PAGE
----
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Network Visualization in the real world

We designed and implemented a real world Network Visualization tool, here is what we learned.

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Let's learn with an example
@ieeevis most followed
Here are the top 100 accounts with most followers in the @ieeevis community
IEEEvis Tweeters
They were calculated by collecting the Twitter users who tweeted about @ieeevis last year. I wanted to find who where the most interesting people I should be following, so I looked at who they followed
Follower network
Let's add the links.
It's a mess
State of the art
This a simple example of how even a small network visualization like this, it's useless in the real world
Lessons learned
Select most important nodes
On a large network we cannot show everything. So select the most important nodes of the network. You can use different network metrics to select the most important nodes. In this twitter example we can select the most followed accounts to be our base.
Also select their neighbors
Also select their neighborhoods. The most important nodes might not be connected, so also select a small sample of the important's neighbor nodes.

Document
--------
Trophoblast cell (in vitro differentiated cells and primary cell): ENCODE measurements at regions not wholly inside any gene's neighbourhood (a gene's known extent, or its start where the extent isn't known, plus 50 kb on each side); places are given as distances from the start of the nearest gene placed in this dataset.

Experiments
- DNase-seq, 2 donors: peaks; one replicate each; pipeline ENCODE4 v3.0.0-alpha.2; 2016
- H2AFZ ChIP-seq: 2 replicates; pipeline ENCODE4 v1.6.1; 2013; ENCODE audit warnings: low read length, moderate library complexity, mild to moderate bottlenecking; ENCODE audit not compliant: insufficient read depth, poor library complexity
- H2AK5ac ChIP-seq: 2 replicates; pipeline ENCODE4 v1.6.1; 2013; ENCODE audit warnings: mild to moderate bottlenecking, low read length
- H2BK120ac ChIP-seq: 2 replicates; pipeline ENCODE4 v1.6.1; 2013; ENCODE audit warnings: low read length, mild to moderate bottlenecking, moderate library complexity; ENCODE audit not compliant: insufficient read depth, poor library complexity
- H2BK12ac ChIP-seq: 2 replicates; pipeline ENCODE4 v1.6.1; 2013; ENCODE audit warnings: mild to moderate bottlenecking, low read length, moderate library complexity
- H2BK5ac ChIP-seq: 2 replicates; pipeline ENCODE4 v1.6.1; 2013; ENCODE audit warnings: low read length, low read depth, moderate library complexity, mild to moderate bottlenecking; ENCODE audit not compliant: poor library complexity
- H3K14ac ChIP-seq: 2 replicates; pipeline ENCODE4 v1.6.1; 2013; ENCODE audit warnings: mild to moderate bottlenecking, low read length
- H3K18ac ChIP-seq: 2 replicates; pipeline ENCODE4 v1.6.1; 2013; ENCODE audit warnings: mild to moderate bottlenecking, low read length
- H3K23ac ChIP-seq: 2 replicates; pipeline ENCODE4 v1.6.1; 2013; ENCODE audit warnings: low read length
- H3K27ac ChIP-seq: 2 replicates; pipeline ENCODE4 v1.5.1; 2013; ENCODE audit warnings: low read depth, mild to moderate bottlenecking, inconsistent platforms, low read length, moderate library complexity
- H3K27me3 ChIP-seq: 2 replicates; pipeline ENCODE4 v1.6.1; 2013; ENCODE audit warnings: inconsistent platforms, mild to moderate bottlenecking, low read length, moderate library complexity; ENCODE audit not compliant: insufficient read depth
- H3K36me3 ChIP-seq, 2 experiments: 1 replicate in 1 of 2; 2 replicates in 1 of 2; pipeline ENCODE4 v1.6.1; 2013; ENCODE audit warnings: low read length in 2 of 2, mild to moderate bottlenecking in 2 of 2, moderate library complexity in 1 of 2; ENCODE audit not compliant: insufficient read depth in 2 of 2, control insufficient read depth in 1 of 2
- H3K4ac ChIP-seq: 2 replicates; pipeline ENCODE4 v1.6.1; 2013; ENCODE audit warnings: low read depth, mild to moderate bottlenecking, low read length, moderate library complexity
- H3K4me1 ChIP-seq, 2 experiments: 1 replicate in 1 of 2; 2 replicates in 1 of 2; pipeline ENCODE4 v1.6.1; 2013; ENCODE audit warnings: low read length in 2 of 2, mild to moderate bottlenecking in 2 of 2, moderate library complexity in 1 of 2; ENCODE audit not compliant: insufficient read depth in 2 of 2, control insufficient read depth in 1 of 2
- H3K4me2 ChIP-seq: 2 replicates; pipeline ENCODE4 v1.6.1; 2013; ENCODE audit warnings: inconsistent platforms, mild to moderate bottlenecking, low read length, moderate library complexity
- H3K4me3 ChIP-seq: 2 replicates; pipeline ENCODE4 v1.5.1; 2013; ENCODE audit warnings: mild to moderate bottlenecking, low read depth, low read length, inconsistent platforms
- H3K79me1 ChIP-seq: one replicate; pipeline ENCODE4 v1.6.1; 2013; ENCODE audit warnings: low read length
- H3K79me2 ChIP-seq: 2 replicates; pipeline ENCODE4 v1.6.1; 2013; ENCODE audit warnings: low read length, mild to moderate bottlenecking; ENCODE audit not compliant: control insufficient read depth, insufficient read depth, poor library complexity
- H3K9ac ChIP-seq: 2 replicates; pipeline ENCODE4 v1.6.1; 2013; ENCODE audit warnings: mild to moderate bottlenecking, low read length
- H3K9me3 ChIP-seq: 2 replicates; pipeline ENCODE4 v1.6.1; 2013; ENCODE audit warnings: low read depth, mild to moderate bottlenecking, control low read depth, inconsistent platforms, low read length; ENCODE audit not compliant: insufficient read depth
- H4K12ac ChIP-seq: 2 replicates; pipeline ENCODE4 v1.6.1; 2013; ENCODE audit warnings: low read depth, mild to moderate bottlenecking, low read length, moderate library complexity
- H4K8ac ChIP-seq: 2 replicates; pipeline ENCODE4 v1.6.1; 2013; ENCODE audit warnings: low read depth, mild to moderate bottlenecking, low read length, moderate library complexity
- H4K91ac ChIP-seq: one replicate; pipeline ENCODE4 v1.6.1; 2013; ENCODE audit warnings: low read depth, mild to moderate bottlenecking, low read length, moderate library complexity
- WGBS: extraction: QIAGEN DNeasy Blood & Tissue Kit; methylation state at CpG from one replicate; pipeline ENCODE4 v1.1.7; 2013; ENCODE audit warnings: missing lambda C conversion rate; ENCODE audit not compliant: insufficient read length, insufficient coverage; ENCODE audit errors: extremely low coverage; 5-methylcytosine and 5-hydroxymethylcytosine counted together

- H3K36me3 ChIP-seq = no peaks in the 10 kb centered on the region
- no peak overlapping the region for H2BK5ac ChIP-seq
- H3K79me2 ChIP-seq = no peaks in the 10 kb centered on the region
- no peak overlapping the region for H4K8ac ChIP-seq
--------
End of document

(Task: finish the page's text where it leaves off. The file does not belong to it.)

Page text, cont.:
Lesson 1. Rank by importance
Filter out everything else, and allow the user to change the filtering parameters
Let's add the links back
So we can compute communities
Compute communities
Use clustering to highlight communities. We created and open sourced an in-browser network clustering library. The fact that it is clustering on the browser allows user to detect communities on the currently user filtered nodes.
Separate clusters
Showing clusters is not enough. Separate them using force-in-a-box, an open source dynamic group in a box algorithm that separate each cluster into it's own box.
Hide inter-cluster links
Hide inter cluster links depending on the task.
Lesson 2. Show an overview of communities
Lesson 3. Navigate into clusters
Allow users to jump into a cluster.
Lesson 4. Where am I?
But provide also widgets to help guide the user in the graph
Lesson 5. Ego centric views
Sometimes users want to explore the connections of one or more nodes of interest. Provide layouts to understand distances between nodes.
Lesson 6. Node Pinning
Allow users to pin nodes on the layout
Lesson 7. Node Expansion
And finally allow users to expand connections on demand.
Thank you!

This talk was made using Jim Vallandingham's tutorial So You Want to Build A Scroller, updated for d3 v4. Here is this talk on Github

John Alexis Guerra Gómez @duto_guerra